In the past few months, the U.S. Supreme Court has made it clear that our society may not use race-conscious methods to remedy the effects of racism, except as a last resort and only under strict constitutional constraints.
In May, the court knocked down a scholarship program designed to attract top blacks to the University of Maryland. In June, the court ruled that the federal government may not give special preference to a minority-owned business bidding for a road construction contract in Colorado. And last week, the court decreed that Georgia may not design voting districts based primarily on race as a way of ensuring black political representation.
Each of those rulings could have far-reaching effects. Schools are rewriting the eligibility rules for academic scholarships that once had been reserved for minorities. Federal, state and local governments are reviewing their affirmative action programs and minority set-asides. Some of the black representatives who won congressional seats in 1992 may lose those seats if their districts are challenged in court.
The early returns from all of this re-evaluating and reviewing and rethinking suggest that black progress will suffer -- and all in pursuit of what the Supreme Court calls a "color-blind society."
Clarence Thomas, the only black justice on the nation's highest court, put it this way: "Under our Constitution, the government may not make distinctions on the basis of race. It is irrelevant whether a government's racial classifications are drawn by those who wish to oppress a race or by those who have a sincere desire to help those thought to be disadvantaged."
Sounds reasonable at first blush. Sometimes, the old homily that you fight fire with fire is a recipe for conflagration.
But the Supreme Court has not answered the larger question: How do we combat discrimination, then? Or need we even bother?
Civil rights leaders fear that some may use the court's rulings as an excuse to halt efforts to achieve racial equality altogether. Those leaders have long memories. They recall that segregationists have always argued that blacks were not hampered by discriminatory laws but by blacks' lack of ability and drive.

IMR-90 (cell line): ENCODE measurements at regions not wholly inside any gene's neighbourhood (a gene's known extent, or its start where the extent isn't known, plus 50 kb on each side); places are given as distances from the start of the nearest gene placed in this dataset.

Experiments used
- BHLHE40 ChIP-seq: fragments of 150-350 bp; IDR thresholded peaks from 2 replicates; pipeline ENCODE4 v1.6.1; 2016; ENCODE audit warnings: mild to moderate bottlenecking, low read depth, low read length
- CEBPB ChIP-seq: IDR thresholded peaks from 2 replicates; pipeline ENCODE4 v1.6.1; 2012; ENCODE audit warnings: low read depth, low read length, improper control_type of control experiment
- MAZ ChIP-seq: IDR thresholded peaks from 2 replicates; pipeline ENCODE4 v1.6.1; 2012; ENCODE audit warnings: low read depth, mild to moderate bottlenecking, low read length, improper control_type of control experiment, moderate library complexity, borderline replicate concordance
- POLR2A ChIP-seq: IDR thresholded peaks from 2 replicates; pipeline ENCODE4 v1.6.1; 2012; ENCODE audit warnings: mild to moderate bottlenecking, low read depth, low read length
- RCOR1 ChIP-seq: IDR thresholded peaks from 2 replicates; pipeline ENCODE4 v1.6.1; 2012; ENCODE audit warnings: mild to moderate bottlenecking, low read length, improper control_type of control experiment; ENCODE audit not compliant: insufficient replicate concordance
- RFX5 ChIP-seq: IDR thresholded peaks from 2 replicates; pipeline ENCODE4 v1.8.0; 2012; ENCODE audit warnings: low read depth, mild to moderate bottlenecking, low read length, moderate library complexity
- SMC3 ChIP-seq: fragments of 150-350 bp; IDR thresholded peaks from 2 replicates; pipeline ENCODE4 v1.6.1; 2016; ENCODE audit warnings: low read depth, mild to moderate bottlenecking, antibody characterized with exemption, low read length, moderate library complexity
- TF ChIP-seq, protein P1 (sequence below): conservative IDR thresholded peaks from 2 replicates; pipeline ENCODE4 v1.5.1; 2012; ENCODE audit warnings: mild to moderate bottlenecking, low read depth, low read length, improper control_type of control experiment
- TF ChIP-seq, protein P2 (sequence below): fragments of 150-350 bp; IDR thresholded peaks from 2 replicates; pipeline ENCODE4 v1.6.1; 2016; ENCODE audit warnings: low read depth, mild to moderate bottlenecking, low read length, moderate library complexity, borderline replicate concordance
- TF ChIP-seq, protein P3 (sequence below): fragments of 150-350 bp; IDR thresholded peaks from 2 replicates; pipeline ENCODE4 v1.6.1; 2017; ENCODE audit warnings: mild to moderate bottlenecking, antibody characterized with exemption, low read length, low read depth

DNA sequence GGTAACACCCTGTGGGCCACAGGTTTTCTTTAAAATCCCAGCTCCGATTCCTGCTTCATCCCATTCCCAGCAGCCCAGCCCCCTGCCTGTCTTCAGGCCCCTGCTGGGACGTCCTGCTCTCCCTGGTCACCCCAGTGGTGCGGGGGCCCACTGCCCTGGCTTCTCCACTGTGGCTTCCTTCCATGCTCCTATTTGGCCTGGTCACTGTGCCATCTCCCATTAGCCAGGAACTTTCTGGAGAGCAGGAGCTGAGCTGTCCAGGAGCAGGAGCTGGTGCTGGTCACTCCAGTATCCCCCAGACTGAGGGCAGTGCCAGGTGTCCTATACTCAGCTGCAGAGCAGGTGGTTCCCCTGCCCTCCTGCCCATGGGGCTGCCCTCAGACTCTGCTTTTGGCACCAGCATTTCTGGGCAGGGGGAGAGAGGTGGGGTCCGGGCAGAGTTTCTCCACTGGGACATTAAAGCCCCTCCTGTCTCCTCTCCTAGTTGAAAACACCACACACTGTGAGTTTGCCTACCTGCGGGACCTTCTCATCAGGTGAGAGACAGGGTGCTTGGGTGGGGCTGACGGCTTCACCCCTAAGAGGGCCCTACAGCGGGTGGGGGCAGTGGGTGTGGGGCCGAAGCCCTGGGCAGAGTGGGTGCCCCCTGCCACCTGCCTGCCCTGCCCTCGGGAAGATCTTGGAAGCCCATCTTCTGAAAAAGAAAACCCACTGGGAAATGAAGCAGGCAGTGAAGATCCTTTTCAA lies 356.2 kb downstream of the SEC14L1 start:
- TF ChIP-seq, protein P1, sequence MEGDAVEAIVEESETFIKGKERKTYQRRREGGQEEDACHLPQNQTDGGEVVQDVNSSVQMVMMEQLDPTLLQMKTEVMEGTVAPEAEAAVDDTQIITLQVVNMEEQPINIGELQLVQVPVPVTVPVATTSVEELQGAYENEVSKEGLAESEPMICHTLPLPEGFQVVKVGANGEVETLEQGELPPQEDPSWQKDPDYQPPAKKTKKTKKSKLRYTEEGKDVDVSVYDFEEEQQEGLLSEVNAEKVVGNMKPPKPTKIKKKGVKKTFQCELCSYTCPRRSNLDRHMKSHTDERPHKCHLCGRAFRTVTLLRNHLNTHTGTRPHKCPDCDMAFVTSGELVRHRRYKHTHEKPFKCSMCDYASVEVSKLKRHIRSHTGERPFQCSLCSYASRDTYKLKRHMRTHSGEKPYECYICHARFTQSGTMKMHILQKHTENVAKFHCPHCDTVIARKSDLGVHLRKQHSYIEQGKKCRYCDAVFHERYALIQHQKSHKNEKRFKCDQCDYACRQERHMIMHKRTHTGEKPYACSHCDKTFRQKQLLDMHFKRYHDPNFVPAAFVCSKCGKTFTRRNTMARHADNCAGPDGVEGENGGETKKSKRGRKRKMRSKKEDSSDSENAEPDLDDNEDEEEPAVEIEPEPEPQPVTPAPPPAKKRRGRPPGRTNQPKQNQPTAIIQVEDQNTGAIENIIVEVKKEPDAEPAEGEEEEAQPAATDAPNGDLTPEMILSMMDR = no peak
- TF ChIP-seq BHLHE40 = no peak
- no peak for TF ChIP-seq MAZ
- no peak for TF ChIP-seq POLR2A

Justice Thomas seemed to echo this way of thinking with the words "those thought to be disadvantaged," as though he considers discrimination a figment of our imagination.
The conservatives on the Supreme Court have taken advantage of a strange juxtaposition. Racism used to be overt -- the "whites only" sign in the window, the open hostility to a black foolish enough to try to vote -- while the battle against racism was fought quietly in court rooms and through personal contacts between community leaders.
What we call the modern civil rights movement marked the moment when blacks decided to confront racism openly, through sit-ins and boycotts and large-scale marches.
And those overt challenges have forced the racists underground. Studies demonstrate that blacks are treated more harshly in almost every arena. Black children are more likely to be punished in school, black defendants are more likely to be sentenced to prison and for longer periods of time, black couples are less likely to receive loans from major financial institutions, black employees are last hired and first fired.
But each decision is justified by reasons other than racism. Even those researchers who find evidence of discrimination are forced to concede that the discrimination most likely occurs on the subconscious level. How do you fight attitudes?
Many communities elected not to try to fight those attitudes but to work around them. The scholarships, the set-asides, the affirmative action plans were all attempts to systematize fairness in the hopes that eventually fairness would become a habit.
Now the Supreme Court has all but outlawed this approach. It is as though the conservatives on the court have decided that our attempt to find a peaceful solution to our racial divisions was unconstitutional. What does that leave us? More conflict? Is that what they really want?